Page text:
New centrist offer Cyprus hope of resolving tensions
The modern day political icons of Cyprus hardly vary, be the politician communist, socialist, moderate, or liberal: a huge poster of the late Archbishop Makarios, the Cypriot flag (orange-colored island on field of white over crossed boughs), the blue and white Greek national colors, and slogans of democracy.Skip to next paragraph
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These represent the givens of Cypriot politics -- Makarios, who is revered as almost a saint and who dominated Cypriot life for almost two decades; cultural-linguistic ties to Greece; the Hellenistic ideal of democracy; and the independent national course on which the Cypriot republic has been try to stay.
Besides the ubiquitous coffee shop klatches of men talking politics hours on end, this spring the hotel auditoriums, movie houses, cafe's, and village squares have been jammed with Cypriots listening to driving Greek guitar music and rousing speeches by politicians preparing for parliamentary elections this spring and positioning themselves for the presidential race in two years.
Because of centuries of colonization, followed by the 17year unchallenged reign of Makarios (except for a brief period during a coup attempt in 1974), fomunist, socialist, moderate, or liberal: a huge poster of the late Archbishop Makarios, the Cypriot flag (orange-colored island on field of white over crossed bllowed by an uncontested election in 1978, Cyprus really does not have a modern democratic tradition. The election this spring, Cypriots promise. will be the oughs), the blue and white Greek national colors, and slogans of democracy.
These represent the givens of Cypriot politics -Makarios, who is revered as almosfirst time voters (who must vote under penalty of law) have a wide choice of parties and candidates far enough removed from the Makarios era to offer distinct at a saint and who dominated Cypriot life for almost two decades: cultural-linguistic ties to Greece: the Hellenistic ideal of democracy; and the independent natlternatives.
And like spring flowers on the Cypriot plain, political parties are popping up left, right -but mostly center.
In Nicosia, for instance, the foioiial course on which the Cypriot republic has been trying to stay.
Besides the ubiquitous coffee-shop klatches of men talking politics hours on end, this sprrmation of the New Democratic Party in late January under parliamentary President Alecos Michaelides followed by only one week formation of the Center Union Paring the hotel auditoriums, movie houses, cafes. and village squares have been jty under Tassos Papadopoulos. The two cover similar ground -center, slightly ammed with Cypriots listening to driving Greek guitar music and rousing speeches by politicians preparing for parliamentary elections this spring and positioninright, pro-Western.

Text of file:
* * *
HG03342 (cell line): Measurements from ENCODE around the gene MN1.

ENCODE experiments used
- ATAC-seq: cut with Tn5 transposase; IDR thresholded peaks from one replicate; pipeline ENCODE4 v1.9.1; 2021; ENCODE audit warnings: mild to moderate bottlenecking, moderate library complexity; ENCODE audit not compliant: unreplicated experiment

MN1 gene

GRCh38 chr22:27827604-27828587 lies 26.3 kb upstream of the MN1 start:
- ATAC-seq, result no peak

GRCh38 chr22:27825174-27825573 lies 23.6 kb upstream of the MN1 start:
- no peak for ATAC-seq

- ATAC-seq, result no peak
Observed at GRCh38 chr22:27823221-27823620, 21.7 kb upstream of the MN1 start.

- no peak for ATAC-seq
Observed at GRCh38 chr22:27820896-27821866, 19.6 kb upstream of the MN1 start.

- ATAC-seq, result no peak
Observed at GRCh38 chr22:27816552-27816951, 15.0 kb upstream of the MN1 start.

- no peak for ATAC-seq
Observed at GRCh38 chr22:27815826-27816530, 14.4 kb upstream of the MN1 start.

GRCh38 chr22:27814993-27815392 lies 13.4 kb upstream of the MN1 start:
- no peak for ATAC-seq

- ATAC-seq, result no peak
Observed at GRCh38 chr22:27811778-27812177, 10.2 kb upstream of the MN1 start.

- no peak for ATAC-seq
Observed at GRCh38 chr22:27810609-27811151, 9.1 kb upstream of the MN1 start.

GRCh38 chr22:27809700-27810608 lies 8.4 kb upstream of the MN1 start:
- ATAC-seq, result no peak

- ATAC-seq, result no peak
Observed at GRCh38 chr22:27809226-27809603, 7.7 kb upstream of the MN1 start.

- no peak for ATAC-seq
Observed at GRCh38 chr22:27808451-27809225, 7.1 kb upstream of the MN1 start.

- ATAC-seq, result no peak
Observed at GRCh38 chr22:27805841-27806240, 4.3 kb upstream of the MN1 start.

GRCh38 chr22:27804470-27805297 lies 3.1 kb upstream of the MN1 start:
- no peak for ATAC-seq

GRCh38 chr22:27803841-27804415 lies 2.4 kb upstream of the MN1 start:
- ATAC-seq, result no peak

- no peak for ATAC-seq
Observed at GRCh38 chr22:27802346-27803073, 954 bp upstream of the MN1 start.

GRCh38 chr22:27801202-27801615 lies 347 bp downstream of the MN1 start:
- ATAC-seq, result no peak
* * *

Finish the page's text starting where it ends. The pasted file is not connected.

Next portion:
But they, in turn, face the established centrist Democratic Party (DIKO) of President Spiros Kyprianou, from which they split. They also g themselves for the presidential race in two years. share territory with the increasingly powerful rightist (but also centrist) Democratic Rally Party (DISI) of Glafkos Clerides.
Just to the left of center is the Pan-Cyprian Front for Change (PANE) under Chrisotomos Sofianos, then the Socialist Union of the Democratic Center (EDEK) under Vassos Lyssarides, and finally the communist Progressive Party of Workers (AKEL) under Ezekias Papaioanou.
All are on an island with a Greek Cypriot population of less than 500,000. which seems to lend credence to the pundit's saying, "five Greeks, six parties."
In the 35-member House of Representatives (actually 50member, but 15 seats are reserved for Turkish Cypriots, not participating). AKEL and DIKO are strongest. These two plus EDEK make up the current ruling coalition. At the popular level, however, DISI and AKEL now seem to have the staunchest supporters , with both able to draw an estimated 30 percent of the voters. Then comes DIKO with about 12 percent. EDEE, PANE, New Democratic, and Center Union seem to be able to attract about equal percentages.
Most Cypriot political watchers believe the latter two centrist parties will eventually merge. The battle over the center is interesting in this personality-dominated political scene because the New Democrats and Center Unionists say they stand for sets of principles rather than serve as vehicles for charismatic leaders. If and when a candidate from either party is elected president, he must relinquish control of tne party, thereby ensuring that the party continues as a political mechanism even after the leader is gone.
The key political issues on the island always start with the overall Greek-Turk question. This is far and away the biggest concern of Cypriots, whose newspapers and television news shows press the issue unceasingly. Secondary but important issues are the heavily taxed economy, the status of the three sovereign British military facilities on the island, and Cypriot policy in the Middle East.
Faced with the immense task of following the Makarios act, Mr. Kyprianou has been losing popularity recently. Because of Mr. Clerides's longstanding contacts with Turkish leader Rauf Denktash, DISI, Western sources believe, seems to offer hope for a breakthrough in the intercommunal dialog.
But the new center parties bear watching since they appeal to middle-of-the-road professionals and offer a possible long-term mechanism to perpetuate democracy and independence. There is a constant danger, however, that with too, fractured a middle ground, the left -always strong and attractive to Cypriots -could increase its power.